English National Opera – Madam Butterfly [Anthony Minghella’s production with Dina Kuznetsova, Timothy Richards, George von Bergen & Pamela Helen Stephen; conducted by Gianluca Marcianò]

Puccini
Madama Butterfly – Opera in two Acts to a libretto by Giuseppe Giacosa & Luigi Illica after David Belasco’s play Madame Butterfly based on John Luther Long’s short story after Pierre Loti’s tale Madame Chrysanthéme [sung in David Parry’s English translation with English surtitles]

Cio-Cio-San [Madam Butterfly] – Dina Kuznetsova
Pinkerton – Timothy Richards
Sharpless – George von Bergen
Suzuki – Pamela Helen Stephen
Goro – Alun Rhys-Jenkins
The Bonze – Mark Richardson
Prince Yamadori – Alexander Robin Baker
Kate Pinkerton – Catherine Young

Chorus & Orchestra of English National Opera
Gianluca Marcianò

Anthony Minghella – Original director
Carolyn Choa – Associate Director & original Choreographer
Sarah Tipple – Revival Director
Michael Levine – Set Designer
Han Feng – Costume Designer
Peter Mumford – Lighting Designer
Anita Griffin – Revival Choreographer
Blind Summit – Puppetry


Reviewed by: David Gutman

Reviewed: 14 October, 2013
Venue: The Coliseum, London

Ayano Honda (Madama Butterfly, English National Opera, Oct 2013). Photograph: © Robert PiwkoThis is the fifth revival of a successful, even iconic Coliseum classic, first staged in 2005. Anthony Minghella’s only opera production is visually ravishing yet dramatically inert, inverting the priorities of Moshe Leiser and Patrice Caurier’s unobtrusive realisation at Covent Garden. Madama Butterfly has been both condemned for its cultural stereotyping and praised for its skewering of Yankee imperialism but no-one seems too troubled by political subtexts at either venue. At ENO ‘the child’ (a puppet dressed in a sailor suit controlled by a team of three puppeteers) does at least wave an American flag as Cio-Cio San kills herself.

Working with his wife Carolyn Choa (billed as original choreographer and associate director), Minghella went for a riot of colour which, famously, has also wowed audiences at the Met. If you’ve yet to catch up with the show, it is well worth doing so. There’s a set of gorgeously shimmering blocks and screens, a mirrored-effect ceiling to reflect the space and the participation of sundry stagehands and puppeteers shrouded in black. That details of Butterfly’s household, and even her child, are brought to life with the aid of technical wizardry and mime doesn’t necessarily help Puccini’s opera, often introducing an element of artificiality just when you need the emotions to feel real. Rather more effective is the stylised framing device for Butterfly herself, silhouetted against a blood-red background. Han Feng’s costumes remain ravishing and so is Peter Mumford’s high-tech lighting, even if the scale and tone feel more appropriate to Turandot than to Butterfly. The production team give us a sophisticated take on the customary concatenation of cherry blossoms and paper lanterns. You just have to accept that this is fantasy theatre in which the setting is vague, the characters secondary, without inner lives.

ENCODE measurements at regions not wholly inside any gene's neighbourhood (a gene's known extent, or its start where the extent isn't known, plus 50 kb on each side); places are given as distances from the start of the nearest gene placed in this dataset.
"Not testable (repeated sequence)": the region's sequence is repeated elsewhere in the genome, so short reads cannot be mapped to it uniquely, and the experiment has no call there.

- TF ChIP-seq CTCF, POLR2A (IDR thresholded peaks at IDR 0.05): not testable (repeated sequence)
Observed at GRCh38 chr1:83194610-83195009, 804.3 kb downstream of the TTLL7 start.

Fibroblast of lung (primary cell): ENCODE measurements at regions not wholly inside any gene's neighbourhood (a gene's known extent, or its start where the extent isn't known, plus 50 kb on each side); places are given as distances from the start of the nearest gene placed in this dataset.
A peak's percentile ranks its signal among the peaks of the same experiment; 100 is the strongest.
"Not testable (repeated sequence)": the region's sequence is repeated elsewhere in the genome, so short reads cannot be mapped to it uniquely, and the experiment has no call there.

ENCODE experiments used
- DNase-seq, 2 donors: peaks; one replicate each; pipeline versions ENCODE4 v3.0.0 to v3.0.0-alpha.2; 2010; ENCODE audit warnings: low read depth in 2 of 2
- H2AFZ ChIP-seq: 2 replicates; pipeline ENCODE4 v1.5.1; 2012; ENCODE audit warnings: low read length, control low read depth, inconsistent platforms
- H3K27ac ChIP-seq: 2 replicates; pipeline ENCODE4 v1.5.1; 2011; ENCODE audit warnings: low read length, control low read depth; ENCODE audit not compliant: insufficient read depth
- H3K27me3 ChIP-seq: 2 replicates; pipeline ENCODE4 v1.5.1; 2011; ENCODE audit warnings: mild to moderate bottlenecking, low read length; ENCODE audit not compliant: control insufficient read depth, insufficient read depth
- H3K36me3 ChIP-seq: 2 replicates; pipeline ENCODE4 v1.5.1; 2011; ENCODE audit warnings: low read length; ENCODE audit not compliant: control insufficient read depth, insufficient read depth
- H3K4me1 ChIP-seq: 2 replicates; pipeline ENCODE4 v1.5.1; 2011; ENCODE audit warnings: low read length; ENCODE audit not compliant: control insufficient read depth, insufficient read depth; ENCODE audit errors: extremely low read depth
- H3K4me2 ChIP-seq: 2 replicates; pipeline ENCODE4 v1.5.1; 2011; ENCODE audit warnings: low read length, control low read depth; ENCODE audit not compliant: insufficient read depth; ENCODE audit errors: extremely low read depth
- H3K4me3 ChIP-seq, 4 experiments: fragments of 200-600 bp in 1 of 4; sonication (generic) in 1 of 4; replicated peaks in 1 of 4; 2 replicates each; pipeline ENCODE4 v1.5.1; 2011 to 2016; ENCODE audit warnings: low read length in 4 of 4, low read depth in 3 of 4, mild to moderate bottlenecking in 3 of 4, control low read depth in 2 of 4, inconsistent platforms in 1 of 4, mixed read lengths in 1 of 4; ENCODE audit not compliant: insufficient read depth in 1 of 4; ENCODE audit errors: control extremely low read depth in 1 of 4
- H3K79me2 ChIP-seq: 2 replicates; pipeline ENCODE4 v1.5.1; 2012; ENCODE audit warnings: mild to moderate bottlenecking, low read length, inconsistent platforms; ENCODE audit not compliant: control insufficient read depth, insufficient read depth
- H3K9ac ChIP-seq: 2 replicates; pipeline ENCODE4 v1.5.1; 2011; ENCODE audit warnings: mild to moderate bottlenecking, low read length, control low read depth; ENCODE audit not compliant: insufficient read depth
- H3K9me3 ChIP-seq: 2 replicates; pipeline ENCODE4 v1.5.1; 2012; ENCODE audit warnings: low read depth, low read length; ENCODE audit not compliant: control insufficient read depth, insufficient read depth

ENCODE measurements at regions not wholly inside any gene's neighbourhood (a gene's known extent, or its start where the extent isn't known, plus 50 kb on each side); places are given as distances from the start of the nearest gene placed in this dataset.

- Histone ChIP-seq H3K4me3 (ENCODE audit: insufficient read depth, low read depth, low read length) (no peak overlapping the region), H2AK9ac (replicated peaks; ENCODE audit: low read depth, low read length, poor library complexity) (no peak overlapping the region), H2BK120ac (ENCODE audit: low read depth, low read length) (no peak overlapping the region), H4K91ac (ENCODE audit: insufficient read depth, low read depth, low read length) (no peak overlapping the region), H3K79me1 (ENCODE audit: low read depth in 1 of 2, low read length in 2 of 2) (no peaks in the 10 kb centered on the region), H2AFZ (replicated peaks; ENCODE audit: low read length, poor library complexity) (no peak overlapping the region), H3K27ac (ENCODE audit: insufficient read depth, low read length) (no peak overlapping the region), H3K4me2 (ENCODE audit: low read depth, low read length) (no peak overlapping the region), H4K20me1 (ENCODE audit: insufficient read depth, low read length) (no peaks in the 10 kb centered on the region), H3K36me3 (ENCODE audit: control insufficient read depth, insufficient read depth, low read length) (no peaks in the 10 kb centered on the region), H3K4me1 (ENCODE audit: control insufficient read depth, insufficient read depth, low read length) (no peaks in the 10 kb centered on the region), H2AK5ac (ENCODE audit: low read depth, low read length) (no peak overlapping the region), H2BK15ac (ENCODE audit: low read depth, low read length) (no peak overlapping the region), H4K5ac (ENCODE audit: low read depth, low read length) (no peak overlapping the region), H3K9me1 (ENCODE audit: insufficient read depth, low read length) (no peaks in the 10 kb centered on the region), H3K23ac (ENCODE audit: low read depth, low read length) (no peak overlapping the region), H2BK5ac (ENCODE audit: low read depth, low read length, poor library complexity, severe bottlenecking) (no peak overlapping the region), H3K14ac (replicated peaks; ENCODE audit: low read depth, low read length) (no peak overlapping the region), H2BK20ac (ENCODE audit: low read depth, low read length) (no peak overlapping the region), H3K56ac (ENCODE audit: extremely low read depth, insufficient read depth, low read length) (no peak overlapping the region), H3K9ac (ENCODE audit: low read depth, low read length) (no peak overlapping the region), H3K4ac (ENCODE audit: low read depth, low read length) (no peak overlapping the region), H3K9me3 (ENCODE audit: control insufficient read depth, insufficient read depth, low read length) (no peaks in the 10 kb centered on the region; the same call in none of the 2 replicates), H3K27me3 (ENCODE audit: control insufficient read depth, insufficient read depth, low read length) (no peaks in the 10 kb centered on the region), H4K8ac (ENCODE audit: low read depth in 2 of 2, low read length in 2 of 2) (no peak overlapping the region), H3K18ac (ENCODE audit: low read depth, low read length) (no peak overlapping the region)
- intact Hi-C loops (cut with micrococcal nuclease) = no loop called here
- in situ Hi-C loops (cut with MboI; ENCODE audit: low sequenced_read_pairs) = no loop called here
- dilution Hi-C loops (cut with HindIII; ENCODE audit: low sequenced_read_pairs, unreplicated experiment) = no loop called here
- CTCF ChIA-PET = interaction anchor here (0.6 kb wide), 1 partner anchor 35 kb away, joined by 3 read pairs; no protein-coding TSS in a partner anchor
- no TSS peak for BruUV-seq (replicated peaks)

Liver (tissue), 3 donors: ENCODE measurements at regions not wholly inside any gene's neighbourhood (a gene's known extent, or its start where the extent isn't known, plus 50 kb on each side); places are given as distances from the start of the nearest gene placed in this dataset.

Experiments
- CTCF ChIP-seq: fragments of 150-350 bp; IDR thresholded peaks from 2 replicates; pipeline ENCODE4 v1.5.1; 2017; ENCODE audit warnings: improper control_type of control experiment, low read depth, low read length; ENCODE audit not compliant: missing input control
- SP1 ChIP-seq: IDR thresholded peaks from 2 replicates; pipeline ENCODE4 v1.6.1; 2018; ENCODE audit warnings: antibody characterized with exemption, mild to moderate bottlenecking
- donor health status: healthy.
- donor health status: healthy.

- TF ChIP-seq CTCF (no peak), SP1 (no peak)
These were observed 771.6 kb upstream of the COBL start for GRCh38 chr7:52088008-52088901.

Dina Kuzenetsova as Cio-Cio-San, Alun Rhys-Jenkins as Goro, Pamela Helen Stephen as Suzuki (Madama Butterfly, English National Opera, Oct 2013). Photograph: © Robert PiwkoIn this context the title role becomes more than usually difficult to crack. The protagonist has to evoke the vulnerability and sweetness of a young girl while conventional believability is constantly being undercut by stage business. On opening night the not-fragile-looking Russian-American soprano Dina Kuznetsova displayed some Slavic oddities of enunciation and not much cream in the voice (she is scheduled to sing Galina Vishnevskaya’s part in Britten’s War Requiem). A compelling stage presence helped compensate for the darker timbre and she is plainly a considerable artist.

With one exception her supporting team was unexceptionable rather than inspired. The mellifluous, noticeably Welsh Pinkerton of Timothy Richards needed more idiomatic focus and bite to ride an over-enthusiastic orchestra, particularly in Act One. He received the now-traditional pantomime boos at the curtain call – which perhaps tells you something about the one-dimensional characterisation encouraged by the production concept. Louder, darker and grittier was the Sharpless of George von Bergen, a consul with a youthful look and, disturbingly, the voice of a much older man. It was Pamela Helen Stephen, a production stalwart making a welcome return as Suzuki, Butterfly’s faithful maid, who offered the most convincing portrayal.

Making his ENO debut, Gianluca Marcianò, who conducted this score at Grange Park last year, elicited vigorous and unanimous playing without much in the way of subtlety of nuance. The first Act seemed uniformly loud with exceptionally boisterous tuned percussion (plus one intrusive mobile phone). The ENO Chorus was on fine form.

It was second time around for Sarah Tipple, a revival director with plentiful experience in musical theatre, her goal to keep everything running smoothly without plumbing new depths. Significant players spent much of the drama occupying their own space, so difficult to decide whether this was a conscious attempt at oriental formality or a by-product of the preoccupation with image, lighting and choreography.

The running time is a little over three hours with an extra interval placed partway through Act Two after the ‘Humming Chorus’. No tearjerker then but still definitely an event.

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